House approves monies to rehabilitate Amerindian Hostel, advance social, economic development
As the Committee of Supply of the National Assembly concluded its business late Tuesday evening, sums of monies were approved to undertake rehabilitation of the Amerindian Hostel located on Princes Street, Georgetown.
Minister of Amerindian Affairs, Pauline Sukhai explained that the rehabilitation work would include replacing doors, improving washrooms and enhancing the overall condition of the residence. Sums totalling $24 million were approved for the rehabilitation work while an additional $45 million was allocated for the construction of a kitchen and a concrete bridge at the hostel.
Moreover, the ministry aims to enhance the quality of life and promote social and economic opportunities throughout Guyanese with an allocation of $4.6 billion for the Amerindian Development Fund (ADF) programme.
A provision of $80 million was earmarked to advance education awareness and the revision of the Amerindian Act of 2006.
“The Amerindian Act is a very special act and that our government has committed to ensure that we consult at every village level … The Ministry of Amerindian Affairs is awaiting the approval of the budget and we will confirm our work plan,” she disclosed when being questioned by the parliamentary opposition on its work plan.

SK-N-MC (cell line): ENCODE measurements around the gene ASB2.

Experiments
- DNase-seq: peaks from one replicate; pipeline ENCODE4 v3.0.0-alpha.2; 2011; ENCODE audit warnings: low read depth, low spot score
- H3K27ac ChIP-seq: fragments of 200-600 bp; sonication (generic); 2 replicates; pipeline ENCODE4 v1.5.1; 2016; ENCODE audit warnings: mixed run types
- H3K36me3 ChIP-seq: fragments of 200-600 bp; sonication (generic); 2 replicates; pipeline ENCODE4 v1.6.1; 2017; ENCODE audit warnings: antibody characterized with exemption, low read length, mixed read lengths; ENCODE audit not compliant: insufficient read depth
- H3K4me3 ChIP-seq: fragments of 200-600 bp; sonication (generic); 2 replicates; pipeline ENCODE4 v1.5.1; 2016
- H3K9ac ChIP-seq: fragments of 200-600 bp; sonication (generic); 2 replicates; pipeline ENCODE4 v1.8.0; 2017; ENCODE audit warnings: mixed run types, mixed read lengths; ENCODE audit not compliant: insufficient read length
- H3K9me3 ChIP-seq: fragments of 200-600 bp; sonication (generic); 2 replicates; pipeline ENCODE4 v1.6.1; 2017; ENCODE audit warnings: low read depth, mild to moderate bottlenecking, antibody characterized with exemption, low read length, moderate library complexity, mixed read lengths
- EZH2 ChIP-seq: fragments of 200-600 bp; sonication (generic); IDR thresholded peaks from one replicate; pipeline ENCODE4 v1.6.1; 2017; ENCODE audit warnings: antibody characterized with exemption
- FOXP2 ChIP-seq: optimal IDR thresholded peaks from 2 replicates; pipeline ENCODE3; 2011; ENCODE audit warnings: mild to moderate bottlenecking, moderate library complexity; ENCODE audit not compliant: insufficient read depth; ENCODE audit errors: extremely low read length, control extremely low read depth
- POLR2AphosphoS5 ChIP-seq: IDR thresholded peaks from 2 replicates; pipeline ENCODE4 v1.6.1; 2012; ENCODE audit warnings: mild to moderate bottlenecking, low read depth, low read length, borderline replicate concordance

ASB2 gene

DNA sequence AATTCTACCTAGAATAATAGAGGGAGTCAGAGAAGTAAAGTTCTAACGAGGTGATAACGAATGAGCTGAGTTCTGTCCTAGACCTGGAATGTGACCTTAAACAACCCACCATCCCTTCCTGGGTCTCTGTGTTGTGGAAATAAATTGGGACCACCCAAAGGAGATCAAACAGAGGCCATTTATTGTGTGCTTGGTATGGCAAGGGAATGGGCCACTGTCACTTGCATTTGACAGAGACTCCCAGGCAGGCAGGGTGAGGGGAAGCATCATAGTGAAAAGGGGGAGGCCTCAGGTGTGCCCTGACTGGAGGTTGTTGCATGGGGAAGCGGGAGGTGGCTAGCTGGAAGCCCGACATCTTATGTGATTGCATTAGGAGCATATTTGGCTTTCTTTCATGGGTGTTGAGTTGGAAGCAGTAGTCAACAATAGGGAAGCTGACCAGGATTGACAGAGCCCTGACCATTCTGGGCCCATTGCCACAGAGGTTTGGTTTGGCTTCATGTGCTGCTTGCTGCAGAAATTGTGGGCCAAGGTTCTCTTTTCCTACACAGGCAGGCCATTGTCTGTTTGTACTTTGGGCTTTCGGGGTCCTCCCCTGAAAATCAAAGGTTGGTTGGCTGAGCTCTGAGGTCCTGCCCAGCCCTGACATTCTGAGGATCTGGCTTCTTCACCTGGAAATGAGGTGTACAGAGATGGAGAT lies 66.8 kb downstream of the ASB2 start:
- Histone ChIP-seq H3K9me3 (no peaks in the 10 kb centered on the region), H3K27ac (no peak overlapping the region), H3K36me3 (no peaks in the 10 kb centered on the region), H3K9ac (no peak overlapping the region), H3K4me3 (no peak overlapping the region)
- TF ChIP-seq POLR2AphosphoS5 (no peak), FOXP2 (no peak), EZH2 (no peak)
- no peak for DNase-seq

Minister Sukhai also highlighted projects that will be undertaken through the ADF.
These include the Presidential Grant program, which would receive more than $392 million in funding, while $343 million would support economic projects, $354 million would support projects targeting women, over $742 million would advance food security in the hinterland regions, and over $132 million would boost tourism. Over $397 million was approved for infrastructure improvement.
Additionally, over $310 million would be spent on providing land transportation to Amerindian villages, while $57 million would provide water transport. Communication would receive $10 million, and $50 million would support language and cultural projects.
Over $1 billion was allocated to support Community Support Officers (CSOs) and provide them with training opportunities.
Moreover, $800 million was approved for the legal securing of lands in more Amerindian villages and $100 million for the National Toshaos Council (NTC) Conference. Additionally, $147 million was allocated for Amerindian Heritage Month celebrations in September.
Over 200 Amerindian villages would receive an injection of an additional $2.7 billion in carbon credit funding. This funding will support hundreds of social and economic projects, empower leaders in governance, and increase their participation in the decision-making processes of their communities, and other administration operations